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Stu­dents and faculty from Hillsdale traveled to the Uni­versity of Notre Dame for the annual Center for Ethics and Culture’s fall con­ference. From left: junior Jonah Davey, junior Teddy Birkofer, senior Natalie Taylor, senior Colleen Prince, and Razi Lane ’18. Colleen Prince | Courtesy

Nearly 800 people, including Hillsdale stu­dents and pro­fessors, gathered at the Uni­versity of Notre Dame this weekend for the 19th annual Center for Ethics and Culture fall con­ference.

The theme of the con­ference, held on Nov. 1, was rooted in Russian philosopher Alek­sandr Solzhenitsyn’s teachings on the proper rela­tionship between God, the human person, and the state.

Asso­ciate Pro­fessor of English Dwight Lindley said the title of the con­ference, ‘Higher Powers,’ came directly from a quote by Solzhen­itsyn.

“Solzhen­itsyn is saying if man forgets he has a rela­tionship to the divine that tran­scends pol­itics, then he’s going to actually mess up pol­itics,” Lindley said, “And that was a reason for the conference’s exis­tence.”

He said most of the lec­tures about the phi­losophy of Solzhen­itsyn were great reminders to him about things he has studied before, and the lec­tures gave him a deeper appre­ci­ation and under­standing for the life and works of Solzhen­itsyn.

Sophomore Joshua Goeltz, a member of the Catholic Society, said some of the lec­tures about Solzhen­itsyn were dis­cussed in the context of World War II.

“One of the talks was about suf­fering and how suf­fering can lead you to God, and it’s usually for a good purpose,” Goeltz said. “Through suf­fering, you come more into accor­dance with what’s good and just, and you better under­stand your rela­tionship with the world so you can be in accor­dance with God.”

Goeltz said St. Max­i­m­ilian Kolbe, a Polish friar whom Nazis killed in a con­cen­tration camp, was por­trayed as an exem­plary model for the spir­itual rewards of suf­fering.

“Max­i­m­ilian Kolbe sac­ri­ficed himself so a man with a wife and kids could live. He was an example of somebody taking on suf­fering for the greater good,” Goeltz said, “And seeing the way that related back to Solzhenitsyn’s phi­losophy and text peaked my interest in the phi­losophy of suf­fering.”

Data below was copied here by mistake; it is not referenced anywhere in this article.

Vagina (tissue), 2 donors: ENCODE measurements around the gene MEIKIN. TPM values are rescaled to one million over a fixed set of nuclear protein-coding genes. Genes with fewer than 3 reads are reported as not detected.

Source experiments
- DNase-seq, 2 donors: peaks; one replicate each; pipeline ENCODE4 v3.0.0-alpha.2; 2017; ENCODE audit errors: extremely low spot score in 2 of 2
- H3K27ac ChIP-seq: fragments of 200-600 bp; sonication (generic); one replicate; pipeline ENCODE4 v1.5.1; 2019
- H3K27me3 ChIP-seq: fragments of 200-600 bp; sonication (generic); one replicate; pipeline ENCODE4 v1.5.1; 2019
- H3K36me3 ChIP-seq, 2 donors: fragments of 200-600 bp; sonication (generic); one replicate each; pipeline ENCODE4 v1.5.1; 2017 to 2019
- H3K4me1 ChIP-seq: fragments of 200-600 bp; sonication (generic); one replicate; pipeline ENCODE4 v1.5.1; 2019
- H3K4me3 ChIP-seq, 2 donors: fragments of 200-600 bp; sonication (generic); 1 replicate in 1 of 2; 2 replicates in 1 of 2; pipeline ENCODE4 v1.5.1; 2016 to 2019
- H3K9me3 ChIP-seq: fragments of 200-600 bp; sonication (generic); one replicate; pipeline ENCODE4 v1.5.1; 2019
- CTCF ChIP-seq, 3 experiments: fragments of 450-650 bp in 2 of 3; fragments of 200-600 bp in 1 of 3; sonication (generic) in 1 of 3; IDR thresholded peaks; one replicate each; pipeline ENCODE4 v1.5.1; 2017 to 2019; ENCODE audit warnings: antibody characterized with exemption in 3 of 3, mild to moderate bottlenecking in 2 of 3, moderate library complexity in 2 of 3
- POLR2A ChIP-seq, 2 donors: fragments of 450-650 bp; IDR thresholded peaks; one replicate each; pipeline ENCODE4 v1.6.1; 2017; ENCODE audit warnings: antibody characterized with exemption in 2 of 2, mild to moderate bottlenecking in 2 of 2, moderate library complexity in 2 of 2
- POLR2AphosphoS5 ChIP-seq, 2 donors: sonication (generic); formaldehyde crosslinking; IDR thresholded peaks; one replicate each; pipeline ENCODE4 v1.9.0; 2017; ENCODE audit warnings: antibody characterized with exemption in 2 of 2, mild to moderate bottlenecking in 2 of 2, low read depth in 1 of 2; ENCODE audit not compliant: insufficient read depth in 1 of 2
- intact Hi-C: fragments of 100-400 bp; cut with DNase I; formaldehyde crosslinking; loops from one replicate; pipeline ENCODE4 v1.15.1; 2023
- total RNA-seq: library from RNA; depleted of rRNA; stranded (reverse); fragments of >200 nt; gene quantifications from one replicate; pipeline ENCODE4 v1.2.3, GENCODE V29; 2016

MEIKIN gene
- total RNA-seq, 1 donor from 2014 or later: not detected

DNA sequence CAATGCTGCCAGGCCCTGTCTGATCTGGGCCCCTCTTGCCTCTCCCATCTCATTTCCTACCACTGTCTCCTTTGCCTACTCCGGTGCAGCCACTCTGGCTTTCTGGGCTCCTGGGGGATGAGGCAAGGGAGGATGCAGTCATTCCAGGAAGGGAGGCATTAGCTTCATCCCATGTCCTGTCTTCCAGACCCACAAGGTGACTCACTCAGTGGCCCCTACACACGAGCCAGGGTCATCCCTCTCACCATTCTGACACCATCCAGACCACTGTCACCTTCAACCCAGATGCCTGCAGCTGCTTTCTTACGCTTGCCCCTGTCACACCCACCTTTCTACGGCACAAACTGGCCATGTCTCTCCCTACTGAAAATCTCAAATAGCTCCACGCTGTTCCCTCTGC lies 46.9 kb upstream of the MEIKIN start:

In addition to Solzhen­itsyn, Lindley said another great lecture was given by Alasdair Mac­Intyre, a famous American philosopher from Notre Dame, according to Lindley.

“His lecture was like the ones about Solzhen­itsyn,” Lindley said, “but it wasn’t rad­i­cally new; it reminded me of some things and deepened my appre­ci­ation for those things.”

Senior Colleen Prince, also a member of the Catholic Society, said Mac­Intyre gave the most impactful lecture of the weekend. She said Mac­Intyre is rev­o­lu­tionary in engaging modern culture with Aris­totelian phi­losophy.

“His lecture was absolutely incredible,” Prince said, “His focus, the big crescendo at the end of his pre­sen­tation, was on how we need to create good, strong com­mu­nities, even in places where it’s most dif­ficult, like a city, a very inter­na­tionally well-known city.”

Prince said the com­munity of South Bend embraces the teachings of Mac­Intyre and allows like-minded people with the same fun­da­mental values to engage in deep con­ver­sa­tions with one another.

“The com­munity is astound­ingly unique; It’s every­thing Alasdair Mac­Intyre would want,” Prince said. “Don’t graduate without going to the con­ference; I don’t care what major you are.”

Lindley said the best thing about the con­ference is that it brings together many dif­ferent people with the same values.

“I made new friends who I really value, and I saw a lot of old friends, including a good number of alumni who came back from their various places around the country to come to this,” Lindley said. “In all my spare time, I was having lunch or dinner with friends, stu­dents, alumni, and that kind of fra­ternity is in some ways, the best part of the con­ference.”

Prince said she has attended the con­ference mul­tiple years and com­pared the weekend to a family reunion.

“Everyone’s coming there; most people are Catholic, if not High Church, so I think that since we all have very fun­da­mental sim­i­lar­ities that sprouts much more spe­cific con­ver­sa­tions, which actually chal­lenges your core beliefs,” she said.

Most people in atten­dance came from con­ser­v­ative Catholic col­leges in America, according to Lindley. He said there were rep­re­sen­ta­tives from Europe, pri­marily Spain and Italy, and also from South America.

Despite an inter­na­tional presence, Lindley said he was struck by the desire from young Catholics for radical changes in the United States gov­ernment.

“The really sur­prising thing was this inte­gralist position, which is pretty unusual,” Lindley said, “Yet it’s fairly popular among certain kinds of people, espe­cially among a certain crowd of young Catholics on Twitter, on so-called ‘Catholic Twitter.’”

Lindley said inte­gralism is a new political teaching in certain Catholic circles that advo­cates for some­thing similar to the col­lapse of church and state. He said it’s essen­tially the sub­or­di­nation of the pol­itics to religion.

According to Lindley, inte­gralism became the subject of dis­cussion in the final panel dis­cussion between four well-known scholars.

“It was an eye opener but also helpful to see what people were thinking about,” Lindley said.

  • Jen­nifer Melfi

    looks like an inter­esting con­ference and would have been fun to attend. At the same time, how about a con­ference on the ethics of abusing children and then hiding the per­pe­trators by shuf­fling them around to new posts?